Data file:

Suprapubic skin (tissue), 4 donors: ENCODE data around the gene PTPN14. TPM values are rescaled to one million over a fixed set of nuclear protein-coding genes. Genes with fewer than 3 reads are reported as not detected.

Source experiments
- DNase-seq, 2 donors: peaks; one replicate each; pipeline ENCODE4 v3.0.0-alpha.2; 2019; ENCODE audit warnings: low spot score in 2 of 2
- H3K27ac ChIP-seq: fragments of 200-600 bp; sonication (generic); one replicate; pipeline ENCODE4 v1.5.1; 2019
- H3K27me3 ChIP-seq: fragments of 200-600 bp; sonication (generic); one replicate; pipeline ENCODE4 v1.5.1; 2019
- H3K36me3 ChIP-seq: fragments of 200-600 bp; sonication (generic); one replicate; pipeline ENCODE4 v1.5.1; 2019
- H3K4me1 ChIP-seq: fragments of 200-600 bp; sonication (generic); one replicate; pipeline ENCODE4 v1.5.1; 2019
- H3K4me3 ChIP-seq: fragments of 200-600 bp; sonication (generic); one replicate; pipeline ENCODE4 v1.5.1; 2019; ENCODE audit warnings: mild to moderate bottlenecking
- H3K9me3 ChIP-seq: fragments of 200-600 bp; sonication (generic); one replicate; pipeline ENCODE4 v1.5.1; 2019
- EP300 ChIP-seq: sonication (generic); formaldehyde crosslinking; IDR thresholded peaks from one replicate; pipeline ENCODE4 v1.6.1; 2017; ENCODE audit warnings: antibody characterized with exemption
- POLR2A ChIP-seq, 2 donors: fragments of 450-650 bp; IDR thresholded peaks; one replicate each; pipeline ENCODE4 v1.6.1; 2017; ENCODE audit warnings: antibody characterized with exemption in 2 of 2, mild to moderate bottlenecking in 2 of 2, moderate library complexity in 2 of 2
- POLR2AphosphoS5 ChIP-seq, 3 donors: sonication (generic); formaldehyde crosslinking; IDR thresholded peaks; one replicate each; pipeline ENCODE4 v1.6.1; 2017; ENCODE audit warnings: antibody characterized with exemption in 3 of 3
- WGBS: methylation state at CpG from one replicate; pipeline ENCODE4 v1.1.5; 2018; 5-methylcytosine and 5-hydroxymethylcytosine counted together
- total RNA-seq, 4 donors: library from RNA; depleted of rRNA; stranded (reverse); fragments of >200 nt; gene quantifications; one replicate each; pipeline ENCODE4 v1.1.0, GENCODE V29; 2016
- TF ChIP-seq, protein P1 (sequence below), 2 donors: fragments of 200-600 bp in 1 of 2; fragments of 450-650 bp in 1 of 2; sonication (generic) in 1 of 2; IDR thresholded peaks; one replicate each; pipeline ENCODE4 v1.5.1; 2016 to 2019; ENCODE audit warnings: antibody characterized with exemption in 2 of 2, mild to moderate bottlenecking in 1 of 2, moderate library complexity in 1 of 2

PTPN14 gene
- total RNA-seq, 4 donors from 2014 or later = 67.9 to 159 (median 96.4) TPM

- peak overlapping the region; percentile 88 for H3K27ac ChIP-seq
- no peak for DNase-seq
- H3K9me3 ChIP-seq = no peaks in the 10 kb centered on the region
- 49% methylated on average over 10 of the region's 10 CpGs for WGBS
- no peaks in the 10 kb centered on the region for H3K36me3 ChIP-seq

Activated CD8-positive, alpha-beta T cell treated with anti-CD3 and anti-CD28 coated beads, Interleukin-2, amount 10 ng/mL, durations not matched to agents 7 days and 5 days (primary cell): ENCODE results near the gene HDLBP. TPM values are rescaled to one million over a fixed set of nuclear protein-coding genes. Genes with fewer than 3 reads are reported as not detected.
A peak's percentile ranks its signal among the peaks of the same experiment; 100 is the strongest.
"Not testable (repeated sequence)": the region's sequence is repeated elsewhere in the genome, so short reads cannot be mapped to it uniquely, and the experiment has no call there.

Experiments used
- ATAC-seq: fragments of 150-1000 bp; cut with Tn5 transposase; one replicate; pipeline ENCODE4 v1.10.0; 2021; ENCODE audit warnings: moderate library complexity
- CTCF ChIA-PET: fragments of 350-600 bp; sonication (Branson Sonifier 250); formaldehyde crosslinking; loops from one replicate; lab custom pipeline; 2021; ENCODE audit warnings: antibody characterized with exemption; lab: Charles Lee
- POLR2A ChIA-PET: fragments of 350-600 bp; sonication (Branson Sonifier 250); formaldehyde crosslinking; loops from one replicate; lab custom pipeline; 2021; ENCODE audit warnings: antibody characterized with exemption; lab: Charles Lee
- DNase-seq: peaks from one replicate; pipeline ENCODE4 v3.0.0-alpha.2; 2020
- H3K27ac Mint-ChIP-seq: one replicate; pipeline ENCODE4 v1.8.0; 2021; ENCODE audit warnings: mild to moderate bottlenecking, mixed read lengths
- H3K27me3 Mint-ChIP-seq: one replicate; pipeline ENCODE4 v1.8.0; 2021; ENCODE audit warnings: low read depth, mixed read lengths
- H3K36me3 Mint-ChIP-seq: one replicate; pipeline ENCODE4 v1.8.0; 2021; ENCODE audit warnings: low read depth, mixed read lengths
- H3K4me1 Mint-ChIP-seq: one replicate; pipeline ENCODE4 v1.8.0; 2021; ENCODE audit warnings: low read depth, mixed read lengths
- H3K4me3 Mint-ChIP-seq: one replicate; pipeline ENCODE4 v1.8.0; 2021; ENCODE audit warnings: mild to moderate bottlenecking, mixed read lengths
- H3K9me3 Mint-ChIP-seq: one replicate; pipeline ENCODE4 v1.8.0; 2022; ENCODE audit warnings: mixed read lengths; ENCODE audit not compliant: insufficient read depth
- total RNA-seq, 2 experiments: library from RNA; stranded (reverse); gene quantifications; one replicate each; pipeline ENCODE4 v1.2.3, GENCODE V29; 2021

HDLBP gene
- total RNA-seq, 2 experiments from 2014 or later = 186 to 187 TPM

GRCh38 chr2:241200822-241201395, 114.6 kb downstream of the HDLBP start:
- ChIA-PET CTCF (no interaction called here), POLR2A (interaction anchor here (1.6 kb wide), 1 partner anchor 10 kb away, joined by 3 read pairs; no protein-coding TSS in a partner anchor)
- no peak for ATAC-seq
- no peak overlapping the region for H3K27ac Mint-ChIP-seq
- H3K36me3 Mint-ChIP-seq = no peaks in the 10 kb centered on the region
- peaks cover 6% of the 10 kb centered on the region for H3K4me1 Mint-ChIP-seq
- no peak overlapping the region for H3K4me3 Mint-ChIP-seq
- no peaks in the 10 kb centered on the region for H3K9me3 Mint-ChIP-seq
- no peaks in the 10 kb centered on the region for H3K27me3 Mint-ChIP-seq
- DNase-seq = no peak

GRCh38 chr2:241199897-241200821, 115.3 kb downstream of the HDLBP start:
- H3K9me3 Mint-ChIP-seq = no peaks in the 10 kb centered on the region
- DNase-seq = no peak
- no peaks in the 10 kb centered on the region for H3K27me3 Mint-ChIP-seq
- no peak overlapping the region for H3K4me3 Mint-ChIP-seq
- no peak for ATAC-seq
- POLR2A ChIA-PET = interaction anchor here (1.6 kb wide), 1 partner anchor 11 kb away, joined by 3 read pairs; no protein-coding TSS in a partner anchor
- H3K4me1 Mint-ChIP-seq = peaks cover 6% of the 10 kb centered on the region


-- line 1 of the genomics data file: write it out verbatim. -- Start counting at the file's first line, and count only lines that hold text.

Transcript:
Suprapubic skin (tissue), 4 donors: ENCODE data around the gene PTPN14. TPM values are rescaled to one million over a fixed set of nuclear protein-coding genes. Genes with fewer than 3 reads are reported as not detected.